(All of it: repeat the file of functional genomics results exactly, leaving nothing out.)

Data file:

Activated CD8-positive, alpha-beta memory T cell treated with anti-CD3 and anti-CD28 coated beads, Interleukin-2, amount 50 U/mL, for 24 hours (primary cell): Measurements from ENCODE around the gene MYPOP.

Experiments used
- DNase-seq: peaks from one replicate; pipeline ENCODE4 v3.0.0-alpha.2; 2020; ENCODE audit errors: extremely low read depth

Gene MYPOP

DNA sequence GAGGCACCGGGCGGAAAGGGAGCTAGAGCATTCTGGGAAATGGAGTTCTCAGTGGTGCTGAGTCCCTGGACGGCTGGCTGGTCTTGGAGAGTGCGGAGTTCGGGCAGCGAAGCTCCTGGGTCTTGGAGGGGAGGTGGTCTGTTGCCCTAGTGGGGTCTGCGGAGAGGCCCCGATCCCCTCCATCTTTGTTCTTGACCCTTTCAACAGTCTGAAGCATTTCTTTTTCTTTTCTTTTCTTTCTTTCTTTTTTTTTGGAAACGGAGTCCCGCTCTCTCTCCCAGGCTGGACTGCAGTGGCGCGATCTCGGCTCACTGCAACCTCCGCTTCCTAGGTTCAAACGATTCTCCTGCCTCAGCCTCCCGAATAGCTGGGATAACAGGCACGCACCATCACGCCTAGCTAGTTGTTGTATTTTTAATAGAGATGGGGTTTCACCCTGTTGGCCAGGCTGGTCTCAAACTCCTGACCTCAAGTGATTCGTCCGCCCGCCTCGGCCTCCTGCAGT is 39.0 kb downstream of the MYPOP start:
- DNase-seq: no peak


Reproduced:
Activated CD8-positive, alpha-beta memory T cell treated with anti-CD3 and anti-CD28 coated beads, Interleukin-2, amount 50 U/mL, for 24 hours (primary cell): Measurements from ENCODE around the gene MYPOP.

Experiments used
- DNase-seq: peaks from one replicate; pipeline ENCODE4 v3.0.0-alpha.2; 2020; ENCODE audit errors: extremely low read depth

Gene MYPOP

DNA sequence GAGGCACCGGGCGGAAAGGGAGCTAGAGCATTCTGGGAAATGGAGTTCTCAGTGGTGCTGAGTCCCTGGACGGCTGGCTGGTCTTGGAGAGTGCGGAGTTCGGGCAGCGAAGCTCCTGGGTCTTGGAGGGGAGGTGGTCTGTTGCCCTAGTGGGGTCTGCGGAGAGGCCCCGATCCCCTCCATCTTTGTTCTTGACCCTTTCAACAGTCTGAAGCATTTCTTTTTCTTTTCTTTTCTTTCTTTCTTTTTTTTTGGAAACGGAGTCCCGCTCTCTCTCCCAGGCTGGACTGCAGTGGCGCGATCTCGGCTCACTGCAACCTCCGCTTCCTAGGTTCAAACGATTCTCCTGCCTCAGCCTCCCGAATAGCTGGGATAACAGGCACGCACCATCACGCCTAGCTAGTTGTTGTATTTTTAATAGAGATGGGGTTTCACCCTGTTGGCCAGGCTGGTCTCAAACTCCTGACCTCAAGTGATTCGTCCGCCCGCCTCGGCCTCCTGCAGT is 39.0 kb downstream of the MYPOP start:
- DNase-seq: no peak